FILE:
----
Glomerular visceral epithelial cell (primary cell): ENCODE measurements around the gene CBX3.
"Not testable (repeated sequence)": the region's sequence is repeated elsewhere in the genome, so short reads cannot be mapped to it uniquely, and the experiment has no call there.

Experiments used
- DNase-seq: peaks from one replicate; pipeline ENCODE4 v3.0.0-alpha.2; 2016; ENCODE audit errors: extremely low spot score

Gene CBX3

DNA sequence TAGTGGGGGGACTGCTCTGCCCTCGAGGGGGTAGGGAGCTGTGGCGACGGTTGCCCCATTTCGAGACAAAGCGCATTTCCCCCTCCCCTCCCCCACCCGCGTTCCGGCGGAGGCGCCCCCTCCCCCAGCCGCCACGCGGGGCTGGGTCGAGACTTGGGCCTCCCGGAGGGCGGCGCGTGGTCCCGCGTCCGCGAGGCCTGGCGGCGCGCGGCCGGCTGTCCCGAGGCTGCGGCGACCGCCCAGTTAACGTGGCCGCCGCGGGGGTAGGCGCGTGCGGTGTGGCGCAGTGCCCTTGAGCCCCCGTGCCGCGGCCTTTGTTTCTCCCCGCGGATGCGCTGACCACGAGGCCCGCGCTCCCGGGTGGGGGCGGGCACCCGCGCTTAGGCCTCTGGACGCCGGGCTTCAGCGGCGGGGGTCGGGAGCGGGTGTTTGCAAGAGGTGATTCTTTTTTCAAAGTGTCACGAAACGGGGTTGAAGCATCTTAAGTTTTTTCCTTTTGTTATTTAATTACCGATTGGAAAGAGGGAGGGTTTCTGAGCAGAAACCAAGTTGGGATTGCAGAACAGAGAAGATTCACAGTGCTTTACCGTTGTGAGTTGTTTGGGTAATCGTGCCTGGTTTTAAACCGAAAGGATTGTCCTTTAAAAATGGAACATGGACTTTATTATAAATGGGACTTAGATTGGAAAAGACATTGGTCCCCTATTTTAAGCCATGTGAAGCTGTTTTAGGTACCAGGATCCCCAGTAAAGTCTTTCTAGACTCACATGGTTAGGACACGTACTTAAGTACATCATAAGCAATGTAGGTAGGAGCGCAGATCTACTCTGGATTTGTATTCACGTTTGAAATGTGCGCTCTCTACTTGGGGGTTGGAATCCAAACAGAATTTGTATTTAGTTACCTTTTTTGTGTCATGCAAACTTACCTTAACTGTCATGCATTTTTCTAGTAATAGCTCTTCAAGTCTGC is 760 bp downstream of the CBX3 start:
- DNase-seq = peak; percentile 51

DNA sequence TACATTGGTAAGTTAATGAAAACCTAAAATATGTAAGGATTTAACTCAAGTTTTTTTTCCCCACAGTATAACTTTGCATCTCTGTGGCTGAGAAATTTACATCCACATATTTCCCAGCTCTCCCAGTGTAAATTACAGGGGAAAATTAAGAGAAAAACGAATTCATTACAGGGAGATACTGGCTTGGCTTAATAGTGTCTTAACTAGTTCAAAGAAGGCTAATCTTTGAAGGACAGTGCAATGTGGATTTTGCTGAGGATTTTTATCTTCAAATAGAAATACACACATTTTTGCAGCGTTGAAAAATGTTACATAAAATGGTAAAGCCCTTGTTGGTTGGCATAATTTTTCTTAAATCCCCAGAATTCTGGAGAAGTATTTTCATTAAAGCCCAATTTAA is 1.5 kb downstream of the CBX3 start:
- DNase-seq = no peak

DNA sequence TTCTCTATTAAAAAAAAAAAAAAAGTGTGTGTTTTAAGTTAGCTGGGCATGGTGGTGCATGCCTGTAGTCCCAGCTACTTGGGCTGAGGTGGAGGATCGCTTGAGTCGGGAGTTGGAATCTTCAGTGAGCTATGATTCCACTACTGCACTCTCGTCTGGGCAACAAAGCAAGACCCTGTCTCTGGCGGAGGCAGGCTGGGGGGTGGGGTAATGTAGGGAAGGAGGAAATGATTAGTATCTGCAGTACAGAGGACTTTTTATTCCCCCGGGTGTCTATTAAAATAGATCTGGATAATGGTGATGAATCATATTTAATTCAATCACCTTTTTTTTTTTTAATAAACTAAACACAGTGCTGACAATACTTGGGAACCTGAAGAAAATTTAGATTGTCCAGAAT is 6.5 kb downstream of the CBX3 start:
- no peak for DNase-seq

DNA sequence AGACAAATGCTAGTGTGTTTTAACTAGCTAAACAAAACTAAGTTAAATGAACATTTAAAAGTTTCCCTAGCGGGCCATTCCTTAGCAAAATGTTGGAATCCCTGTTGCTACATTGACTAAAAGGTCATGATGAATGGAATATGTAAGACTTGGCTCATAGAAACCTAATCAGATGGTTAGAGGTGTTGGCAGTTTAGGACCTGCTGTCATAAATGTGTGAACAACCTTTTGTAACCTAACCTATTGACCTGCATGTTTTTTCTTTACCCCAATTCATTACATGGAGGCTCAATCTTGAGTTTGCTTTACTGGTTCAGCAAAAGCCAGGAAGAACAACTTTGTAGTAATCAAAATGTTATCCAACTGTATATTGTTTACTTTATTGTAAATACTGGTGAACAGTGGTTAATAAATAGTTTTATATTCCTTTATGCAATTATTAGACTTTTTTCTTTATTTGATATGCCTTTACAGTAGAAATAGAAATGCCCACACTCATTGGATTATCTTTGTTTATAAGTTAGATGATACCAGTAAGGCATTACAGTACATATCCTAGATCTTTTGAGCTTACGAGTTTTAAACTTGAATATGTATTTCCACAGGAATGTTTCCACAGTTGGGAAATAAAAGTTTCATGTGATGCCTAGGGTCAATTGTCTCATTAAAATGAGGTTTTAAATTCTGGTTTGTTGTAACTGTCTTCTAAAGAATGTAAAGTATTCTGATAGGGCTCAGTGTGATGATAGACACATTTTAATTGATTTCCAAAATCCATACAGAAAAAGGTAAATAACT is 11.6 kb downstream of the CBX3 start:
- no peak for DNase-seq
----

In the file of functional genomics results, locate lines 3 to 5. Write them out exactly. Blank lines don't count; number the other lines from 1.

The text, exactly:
Experiments used
- DNase-seq: peaks from one replicate; pipeline ENCODE4 v3.0.0-alpha.2; 2016; ENCODE audit errors: extremely low spot score

Gene CBX3